My duty to both, my love to my brother-in-law. I wish to God I had been ruled by you, for now I see the evil of my sin, but I freely die, only the disgrace I have brought on you, my wife and children. I wrote to my wife last Saturday was seven night but had no answer, for I should have been glad to have heard from you before I die, which will be on Wednesday the seventh of this instant October, hoping I have made my peace with God Almighty. I freely forgive all the world, and die in charity with all people. Had it not been for Joyce Hite’s sister and Mr. Howel, I might have starved, he told me it has cost him fifteen shillings on my account, and he gave me four more. I desire Thomas Mason will give my wife that locket for my son.
I have nothing more to say, but my prayers to God for you all day and night, and for God’s sake, be as kind to my poor wife and children as in your power lies. I desire there might be some care taken of that Estate at Minton for my son. Mr. Botfield hath the old writings, and I beg you will get them and give them to my wife, and pray show her this letter and my love to her, and my blessing to my children, begging of her as I am a dying man to be good to them, and not make any difference in them, but be as kind to one as the other, and if she is able to put the boy to some trade. Mr. Waring and Thomas Tomlings have each of them a book of mine, pray ask for them, which is all I have to say, but my prayers to God for you all, which is all from your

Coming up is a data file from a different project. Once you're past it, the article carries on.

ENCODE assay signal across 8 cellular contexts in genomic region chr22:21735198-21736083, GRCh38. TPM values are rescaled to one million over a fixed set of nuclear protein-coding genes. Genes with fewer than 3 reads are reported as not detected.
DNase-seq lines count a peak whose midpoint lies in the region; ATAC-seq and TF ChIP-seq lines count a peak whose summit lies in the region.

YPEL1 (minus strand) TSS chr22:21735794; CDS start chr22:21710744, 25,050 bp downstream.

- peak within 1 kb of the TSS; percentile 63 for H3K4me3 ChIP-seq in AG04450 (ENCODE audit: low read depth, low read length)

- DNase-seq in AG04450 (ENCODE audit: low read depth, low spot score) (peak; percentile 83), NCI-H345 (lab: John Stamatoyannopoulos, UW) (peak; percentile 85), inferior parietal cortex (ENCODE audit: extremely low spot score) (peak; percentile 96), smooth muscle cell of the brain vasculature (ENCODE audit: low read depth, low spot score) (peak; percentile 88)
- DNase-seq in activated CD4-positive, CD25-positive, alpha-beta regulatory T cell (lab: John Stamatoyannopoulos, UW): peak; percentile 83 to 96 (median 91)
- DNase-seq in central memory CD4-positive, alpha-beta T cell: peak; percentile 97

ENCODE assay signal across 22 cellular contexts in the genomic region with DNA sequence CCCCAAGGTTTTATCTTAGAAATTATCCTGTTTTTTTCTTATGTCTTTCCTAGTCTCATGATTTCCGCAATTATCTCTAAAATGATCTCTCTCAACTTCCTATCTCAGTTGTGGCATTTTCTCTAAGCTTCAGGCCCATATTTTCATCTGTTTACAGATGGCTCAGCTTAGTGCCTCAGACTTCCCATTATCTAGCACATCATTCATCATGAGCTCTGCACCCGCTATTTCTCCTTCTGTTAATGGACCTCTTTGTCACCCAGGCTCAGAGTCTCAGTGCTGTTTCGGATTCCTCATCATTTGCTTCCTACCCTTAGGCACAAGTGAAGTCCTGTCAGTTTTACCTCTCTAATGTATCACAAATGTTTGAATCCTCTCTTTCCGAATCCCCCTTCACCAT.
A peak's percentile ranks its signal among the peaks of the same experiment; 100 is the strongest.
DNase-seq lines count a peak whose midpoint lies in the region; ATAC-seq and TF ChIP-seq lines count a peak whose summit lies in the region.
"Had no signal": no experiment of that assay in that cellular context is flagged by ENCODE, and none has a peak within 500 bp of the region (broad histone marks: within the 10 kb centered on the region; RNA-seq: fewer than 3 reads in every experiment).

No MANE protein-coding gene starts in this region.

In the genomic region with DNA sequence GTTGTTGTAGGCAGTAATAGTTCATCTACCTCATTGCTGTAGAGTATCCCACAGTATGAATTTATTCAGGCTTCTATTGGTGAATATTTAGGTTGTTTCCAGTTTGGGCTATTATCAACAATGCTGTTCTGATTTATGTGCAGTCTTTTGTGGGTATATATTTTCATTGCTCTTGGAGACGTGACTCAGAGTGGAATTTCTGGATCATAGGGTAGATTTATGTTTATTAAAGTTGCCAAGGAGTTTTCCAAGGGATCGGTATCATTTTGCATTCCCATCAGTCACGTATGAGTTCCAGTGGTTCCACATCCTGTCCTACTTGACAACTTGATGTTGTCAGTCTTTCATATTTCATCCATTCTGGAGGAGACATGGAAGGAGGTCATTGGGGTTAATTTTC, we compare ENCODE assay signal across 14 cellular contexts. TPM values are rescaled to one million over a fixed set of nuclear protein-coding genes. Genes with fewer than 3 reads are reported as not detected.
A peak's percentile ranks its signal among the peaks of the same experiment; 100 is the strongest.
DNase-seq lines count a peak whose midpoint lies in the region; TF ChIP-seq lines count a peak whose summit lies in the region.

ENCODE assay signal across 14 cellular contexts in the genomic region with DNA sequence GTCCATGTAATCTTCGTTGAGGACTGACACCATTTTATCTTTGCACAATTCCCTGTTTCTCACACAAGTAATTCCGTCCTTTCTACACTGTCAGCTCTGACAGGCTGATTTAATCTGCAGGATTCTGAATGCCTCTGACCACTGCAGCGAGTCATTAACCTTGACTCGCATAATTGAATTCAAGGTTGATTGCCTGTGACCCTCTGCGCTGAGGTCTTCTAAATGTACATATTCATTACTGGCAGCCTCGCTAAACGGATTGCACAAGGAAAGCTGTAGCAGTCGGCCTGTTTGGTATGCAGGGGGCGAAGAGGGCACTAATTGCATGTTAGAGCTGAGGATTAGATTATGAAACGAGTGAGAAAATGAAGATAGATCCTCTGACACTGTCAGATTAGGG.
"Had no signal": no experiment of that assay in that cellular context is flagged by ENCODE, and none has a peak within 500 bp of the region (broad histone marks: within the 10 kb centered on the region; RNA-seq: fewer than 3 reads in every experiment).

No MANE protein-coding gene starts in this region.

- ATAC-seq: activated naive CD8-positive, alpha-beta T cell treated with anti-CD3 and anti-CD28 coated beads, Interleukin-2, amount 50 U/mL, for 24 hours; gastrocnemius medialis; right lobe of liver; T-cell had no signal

In my Cell.
October the 6th.
P.S. My love to all my friends. Pray show this letter to my wife as soon as you can, and desire of her to bring up my children in the fear of the Lord, and to make my son a scholar if she is able. There is five of us to die.
In this disposition of mind, and without adding anything to his former confessions he suffered on the seventh of October, 1730, being then in the thirty-third year of his age.
The Life of SAMUEL ARMSTRONG, a Housebreaker
I have heretofore remarked the great danger there is in having a bad character, and keeping ill-company, from the probability of truth which it gives to every accusation that either malice or interest may induce men to bring against one.
This malefactor was the son of parents in tolerable circumstances, who were careful of his education, and when he grew up bound him apprentice to Captain Matthews, commander of a vessel which traded to Guinea and the West Indies. He behaved at sea very well, and had not the least objection made to his character when he came home. Happy had it been for him if he had gone to sea again, without suffering himself to be tainted with the vices of this great city.